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Armendariz v. Foundation Health Psychcare Services, Inc

    Brief Fact Summary. Plaintiffs Marybeth Armendariz and Dolores Olague-Rodgers, were employees of Defendant, Foundation Health Psychcare Services, Inc. Plaintiffs had completed an application form containing an arbitration clause pertaining to wrongful termination. After Plaintiffs were terminated, Defendant tried to compel arbitration pursuant to the arbitration clause.

    Synopsis of Rule of Law. A court may exercise its discretion to refuse to enforce a contract or clause under the doctrine of unconscionability only where both procedural (“oppression” or “surprise” due to unequal bargaining power) and substantive (“overly harsh” or “one-sided” results) unconscionability are present.

    Facts. As a condition of employment with Defendant, Plaintiffs each completed and signed an application containing an arbitration clause pertaining to any future claim of wrongful termination. Plaintiffs also executed a separate employment arbitration agreement containing the same arbitration clause. Said clause stated that Plaintiffs agreed to submit any matter regarding wrongful termination to binding arbitration, and the clause also stated that Plaintiffs’ exclusive remedy for wrongful termination is equal to the wages they would have earned from the date of discharge until the date of the arbitration award. Plaintiffs were subsequently terminated from their employment, and they sued for violations of California’s Fair Employment and Housing Act.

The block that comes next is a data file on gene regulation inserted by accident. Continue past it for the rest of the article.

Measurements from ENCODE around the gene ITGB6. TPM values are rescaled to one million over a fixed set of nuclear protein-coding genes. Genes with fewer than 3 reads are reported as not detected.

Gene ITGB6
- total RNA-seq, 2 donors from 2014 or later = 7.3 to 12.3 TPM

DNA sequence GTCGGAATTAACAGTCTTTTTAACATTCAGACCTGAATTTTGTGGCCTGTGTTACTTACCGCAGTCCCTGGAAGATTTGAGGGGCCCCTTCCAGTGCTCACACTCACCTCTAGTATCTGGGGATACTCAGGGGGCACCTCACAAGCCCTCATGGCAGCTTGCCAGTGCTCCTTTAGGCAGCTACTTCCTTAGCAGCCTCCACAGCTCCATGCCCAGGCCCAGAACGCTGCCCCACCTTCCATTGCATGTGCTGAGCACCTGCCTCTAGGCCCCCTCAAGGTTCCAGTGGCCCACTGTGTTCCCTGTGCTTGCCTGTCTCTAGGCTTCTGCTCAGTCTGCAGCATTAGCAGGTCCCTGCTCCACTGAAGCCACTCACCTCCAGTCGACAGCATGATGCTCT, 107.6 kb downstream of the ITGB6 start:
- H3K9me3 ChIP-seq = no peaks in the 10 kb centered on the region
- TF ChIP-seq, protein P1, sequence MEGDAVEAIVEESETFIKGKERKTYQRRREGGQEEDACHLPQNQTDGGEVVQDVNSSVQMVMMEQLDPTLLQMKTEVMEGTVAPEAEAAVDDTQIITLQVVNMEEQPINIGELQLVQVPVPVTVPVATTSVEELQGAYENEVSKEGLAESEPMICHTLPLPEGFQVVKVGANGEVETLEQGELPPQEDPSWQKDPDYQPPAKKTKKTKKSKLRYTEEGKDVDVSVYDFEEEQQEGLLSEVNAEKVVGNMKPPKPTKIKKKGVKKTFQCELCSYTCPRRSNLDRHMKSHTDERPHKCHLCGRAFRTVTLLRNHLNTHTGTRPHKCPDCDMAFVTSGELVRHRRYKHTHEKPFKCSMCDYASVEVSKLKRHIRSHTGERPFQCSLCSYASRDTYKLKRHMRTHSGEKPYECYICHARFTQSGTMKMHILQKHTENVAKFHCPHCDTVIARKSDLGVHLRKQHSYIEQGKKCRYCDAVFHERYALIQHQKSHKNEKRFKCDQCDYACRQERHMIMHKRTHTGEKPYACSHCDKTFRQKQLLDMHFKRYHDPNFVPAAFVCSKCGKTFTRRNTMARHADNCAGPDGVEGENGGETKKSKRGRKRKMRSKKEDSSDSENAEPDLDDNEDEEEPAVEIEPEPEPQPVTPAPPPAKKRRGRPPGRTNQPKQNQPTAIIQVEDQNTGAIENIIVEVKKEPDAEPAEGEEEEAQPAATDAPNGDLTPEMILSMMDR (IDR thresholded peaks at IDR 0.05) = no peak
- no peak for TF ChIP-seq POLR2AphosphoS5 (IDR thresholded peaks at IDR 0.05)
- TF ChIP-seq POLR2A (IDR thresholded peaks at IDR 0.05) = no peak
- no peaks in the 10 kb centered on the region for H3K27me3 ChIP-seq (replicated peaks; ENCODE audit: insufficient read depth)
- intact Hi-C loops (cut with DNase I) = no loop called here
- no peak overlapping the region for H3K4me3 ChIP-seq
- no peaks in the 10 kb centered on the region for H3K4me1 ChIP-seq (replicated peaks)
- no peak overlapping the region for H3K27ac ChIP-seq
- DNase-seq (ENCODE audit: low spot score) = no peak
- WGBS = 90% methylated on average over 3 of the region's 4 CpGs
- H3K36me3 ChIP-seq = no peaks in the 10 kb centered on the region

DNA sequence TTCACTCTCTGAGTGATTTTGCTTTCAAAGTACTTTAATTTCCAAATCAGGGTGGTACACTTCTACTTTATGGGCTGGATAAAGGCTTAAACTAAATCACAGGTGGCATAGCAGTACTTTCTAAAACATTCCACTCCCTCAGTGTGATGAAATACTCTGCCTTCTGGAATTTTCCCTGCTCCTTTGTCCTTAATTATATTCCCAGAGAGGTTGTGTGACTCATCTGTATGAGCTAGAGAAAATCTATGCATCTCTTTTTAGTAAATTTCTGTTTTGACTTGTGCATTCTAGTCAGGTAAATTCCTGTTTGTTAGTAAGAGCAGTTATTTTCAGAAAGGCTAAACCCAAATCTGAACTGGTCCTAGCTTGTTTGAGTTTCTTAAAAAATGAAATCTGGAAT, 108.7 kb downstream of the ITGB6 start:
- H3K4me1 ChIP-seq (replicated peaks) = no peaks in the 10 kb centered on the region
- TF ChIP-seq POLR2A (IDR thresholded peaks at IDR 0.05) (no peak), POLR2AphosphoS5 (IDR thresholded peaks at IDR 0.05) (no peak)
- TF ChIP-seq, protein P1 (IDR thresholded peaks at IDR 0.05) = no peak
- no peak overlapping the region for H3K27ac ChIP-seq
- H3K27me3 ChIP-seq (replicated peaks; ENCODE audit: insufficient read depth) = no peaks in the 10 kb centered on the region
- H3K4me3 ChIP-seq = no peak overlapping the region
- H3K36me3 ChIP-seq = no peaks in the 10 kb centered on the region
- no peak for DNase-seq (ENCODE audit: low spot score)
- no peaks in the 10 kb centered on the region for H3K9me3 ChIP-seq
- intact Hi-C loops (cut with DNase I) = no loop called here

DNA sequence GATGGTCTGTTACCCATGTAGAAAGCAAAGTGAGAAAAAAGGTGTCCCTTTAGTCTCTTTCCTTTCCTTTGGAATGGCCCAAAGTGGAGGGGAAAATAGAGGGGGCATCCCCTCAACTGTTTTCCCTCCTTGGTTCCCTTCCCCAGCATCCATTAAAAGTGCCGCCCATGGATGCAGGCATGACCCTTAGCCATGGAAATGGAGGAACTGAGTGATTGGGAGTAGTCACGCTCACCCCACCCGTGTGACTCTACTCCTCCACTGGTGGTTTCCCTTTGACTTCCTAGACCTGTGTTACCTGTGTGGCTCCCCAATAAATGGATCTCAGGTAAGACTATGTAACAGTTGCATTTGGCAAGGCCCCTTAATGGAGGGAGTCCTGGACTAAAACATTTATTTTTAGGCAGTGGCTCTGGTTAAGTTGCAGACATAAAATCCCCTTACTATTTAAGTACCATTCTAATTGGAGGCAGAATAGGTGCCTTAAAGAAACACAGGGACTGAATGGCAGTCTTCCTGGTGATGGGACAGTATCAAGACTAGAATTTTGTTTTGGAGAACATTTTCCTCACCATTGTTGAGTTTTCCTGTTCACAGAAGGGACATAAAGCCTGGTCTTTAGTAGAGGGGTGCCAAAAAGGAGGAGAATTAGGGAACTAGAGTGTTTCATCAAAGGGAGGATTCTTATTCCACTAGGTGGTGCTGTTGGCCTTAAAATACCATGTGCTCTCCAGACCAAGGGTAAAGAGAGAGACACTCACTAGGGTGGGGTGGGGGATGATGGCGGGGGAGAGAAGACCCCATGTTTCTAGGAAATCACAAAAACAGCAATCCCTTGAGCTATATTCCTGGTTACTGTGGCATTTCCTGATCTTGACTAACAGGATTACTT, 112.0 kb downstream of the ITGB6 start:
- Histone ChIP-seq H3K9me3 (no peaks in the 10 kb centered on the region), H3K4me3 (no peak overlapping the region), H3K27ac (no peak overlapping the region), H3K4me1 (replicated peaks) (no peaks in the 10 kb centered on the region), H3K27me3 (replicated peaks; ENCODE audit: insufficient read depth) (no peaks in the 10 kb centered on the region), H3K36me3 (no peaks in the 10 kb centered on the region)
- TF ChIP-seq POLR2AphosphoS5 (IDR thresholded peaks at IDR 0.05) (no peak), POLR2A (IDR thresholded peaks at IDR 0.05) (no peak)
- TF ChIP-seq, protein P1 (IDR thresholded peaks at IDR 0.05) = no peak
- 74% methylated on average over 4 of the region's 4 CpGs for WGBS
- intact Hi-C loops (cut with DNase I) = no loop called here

Issue. Is the arbitration clause enforceable?

    Held. No. The arbitration agreement is a contract of adhesion. A court may exercise its discretion to refuse to enforce a contract or clause under the doctrine of unconscionability only where both procedural (“oppression” or “surprise” due to unequal bargaining power) and substantive (“overly harsh” or “one-sided” results) unconscionability are present. Here, signing the arbitration agreement was a condition of employment, and there was no opportunity to negotiate. Further, only the employees are required to arbitrate their wrongful termination claims against the employer; the employer does not have to arbitrate its claims against the employee.

    Discussion. One-sided arbitration agreements are unconscionable. Such agreements must have an element of mutuality.


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